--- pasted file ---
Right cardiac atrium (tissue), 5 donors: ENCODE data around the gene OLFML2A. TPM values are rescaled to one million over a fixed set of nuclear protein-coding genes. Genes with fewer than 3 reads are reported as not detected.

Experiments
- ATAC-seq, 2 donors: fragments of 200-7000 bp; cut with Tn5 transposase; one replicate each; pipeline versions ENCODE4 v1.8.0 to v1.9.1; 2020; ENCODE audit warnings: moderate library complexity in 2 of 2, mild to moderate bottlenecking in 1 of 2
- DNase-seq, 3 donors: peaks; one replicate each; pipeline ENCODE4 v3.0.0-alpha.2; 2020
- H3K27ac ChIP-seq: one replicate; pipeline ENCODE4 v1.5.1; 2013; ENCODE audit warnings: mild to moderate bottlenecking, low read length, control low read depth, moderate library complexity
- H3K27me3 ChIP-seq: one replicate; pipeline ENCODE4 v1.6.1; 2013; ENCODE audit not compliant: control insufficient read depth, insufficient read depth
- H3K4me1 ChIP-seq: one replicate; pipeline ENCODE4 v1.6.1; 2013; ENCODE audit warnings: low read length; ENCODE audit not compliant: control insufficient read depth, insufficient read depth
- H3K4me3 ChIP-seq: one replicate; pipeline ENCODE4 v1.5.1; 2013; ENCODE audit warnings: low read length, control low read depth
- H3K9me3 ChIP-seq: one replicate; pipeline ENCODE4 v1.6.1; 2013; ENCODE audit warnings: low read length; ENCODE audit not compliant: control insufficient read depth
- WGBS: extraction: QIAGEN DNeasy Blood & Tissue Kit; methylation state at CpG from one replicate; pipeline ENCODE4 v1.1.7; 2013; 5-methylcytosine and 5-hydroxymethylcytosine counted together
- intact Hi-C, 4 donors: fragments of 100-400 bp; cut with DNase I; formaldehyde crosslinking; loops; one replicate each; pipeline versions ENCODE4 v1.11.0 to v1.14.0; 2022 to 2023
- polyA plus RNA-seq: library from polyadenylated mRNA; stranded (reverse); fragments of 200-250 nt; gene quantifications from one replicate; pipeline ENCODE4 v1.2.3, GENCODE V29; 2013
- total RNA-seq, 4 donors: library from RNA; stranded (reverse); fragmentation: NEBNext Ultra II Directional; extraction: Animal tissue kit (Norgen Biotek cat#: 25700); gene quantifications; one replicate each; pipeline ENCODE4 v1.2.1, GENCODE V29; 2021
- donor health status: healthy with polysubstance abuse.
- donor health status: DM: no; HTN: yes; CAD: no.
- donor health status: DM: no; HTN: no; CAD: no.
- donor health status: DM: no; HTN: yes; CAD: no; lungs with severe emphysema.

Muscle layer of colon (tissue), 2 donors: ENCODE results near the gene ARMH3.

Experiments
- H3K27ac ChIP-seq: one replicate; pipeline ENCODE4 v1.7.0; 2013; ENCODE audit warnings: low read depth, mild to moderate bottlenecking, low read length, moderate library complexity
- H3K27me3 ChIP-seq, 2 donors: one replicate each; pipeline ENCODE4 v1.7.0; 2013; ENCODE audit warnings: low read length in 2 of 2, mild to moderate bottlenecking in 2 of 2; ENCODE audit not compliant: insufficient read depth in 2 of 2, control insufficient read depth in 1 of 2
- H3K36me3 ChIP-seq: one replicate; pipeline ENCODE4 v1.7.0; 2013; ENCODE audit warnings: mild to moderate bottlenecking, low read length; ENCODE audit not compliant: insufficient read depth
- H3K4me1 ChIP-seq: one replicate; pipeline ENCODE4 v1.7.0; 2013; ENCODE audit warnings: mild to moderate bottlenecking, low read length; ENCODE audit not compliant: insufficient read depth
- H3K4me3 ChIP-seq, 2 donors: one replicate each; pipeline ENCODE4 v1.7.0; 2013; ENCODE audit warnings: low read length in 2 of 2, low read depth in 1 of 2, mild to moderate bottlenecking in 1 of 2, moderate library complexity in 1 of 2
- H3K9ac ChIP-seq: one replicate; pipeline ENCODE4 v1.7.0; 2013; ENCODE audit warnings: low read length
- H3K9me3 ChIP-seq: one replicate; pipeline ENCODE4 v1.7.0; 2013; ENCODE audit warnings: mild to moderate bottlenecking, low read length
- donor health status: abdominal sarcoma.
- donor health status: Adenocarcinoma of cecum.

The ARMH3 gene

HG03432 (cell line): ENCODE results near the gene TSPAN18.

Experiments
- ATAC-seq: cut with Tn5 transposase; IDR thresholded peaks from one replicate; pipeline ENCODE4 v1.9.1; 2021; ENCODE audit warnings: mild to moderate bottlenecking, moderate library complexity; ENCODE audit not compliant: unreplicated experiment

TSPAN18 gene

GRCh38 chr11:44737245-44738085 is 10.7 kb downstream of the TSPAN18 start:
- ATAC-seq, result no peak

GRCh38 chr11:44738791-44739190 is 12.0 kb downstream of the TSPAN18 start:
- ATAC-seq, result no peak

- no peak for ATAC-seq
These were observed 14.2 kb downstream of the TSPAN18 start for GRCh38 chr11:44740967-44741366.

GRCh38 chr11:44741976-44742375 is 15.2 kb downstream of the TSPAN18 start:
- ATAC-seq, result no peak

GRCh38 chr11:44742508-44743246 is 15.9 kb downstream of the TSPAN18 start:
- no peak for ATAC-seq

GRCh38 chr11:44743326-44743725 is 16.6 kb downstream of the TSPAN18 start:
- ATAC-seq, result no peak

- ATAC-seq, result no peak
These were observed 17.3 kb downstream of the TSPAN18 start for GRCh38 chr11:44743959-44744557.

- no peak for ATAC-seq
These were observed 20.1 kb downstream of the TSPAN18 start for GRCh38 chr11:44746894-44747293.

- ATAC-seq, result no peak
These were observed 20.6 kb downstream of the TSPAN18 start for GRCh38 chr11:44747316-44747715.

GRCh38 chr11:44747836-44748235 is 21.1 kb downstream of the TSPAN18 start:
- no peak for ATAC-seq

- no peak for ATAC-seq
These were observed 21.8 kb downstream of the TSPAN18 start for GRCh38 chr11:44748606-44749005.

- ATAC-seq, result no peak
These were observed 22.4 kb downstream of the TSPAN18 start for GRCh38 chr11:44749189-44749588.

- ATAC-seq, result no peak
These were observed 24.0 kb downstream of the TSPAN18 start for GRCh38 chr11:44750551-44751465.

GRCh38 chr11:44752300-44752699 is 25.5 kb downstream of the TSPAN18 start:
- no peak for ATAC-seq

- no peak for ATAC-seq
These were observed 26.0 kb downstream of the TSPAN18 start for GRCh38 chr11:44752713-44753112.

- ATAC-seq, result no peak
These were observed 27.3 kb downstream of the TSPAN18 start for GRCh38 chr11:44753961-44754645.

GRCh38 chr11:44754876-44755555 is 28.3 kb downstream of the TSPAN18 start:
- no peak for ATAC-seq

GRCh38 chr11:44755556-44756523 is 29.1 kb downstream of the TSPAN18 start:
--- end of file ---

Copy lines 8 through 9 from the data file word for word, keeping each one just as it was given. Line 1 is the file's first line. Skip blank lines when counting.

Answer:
- H3K4me3 ChIP-seq: one replicate; pipeline ENCODE4 v1.5.1; 2013; ENCODE audit warnings: low read length, control low read depth
- H3K9me3 ChIP-seq: one replicate; pipeline ENCODE4 v1.6.1; 2013; ENCODE audit warnings: low read length; ENCODE audit not compliant: control insufficient read depth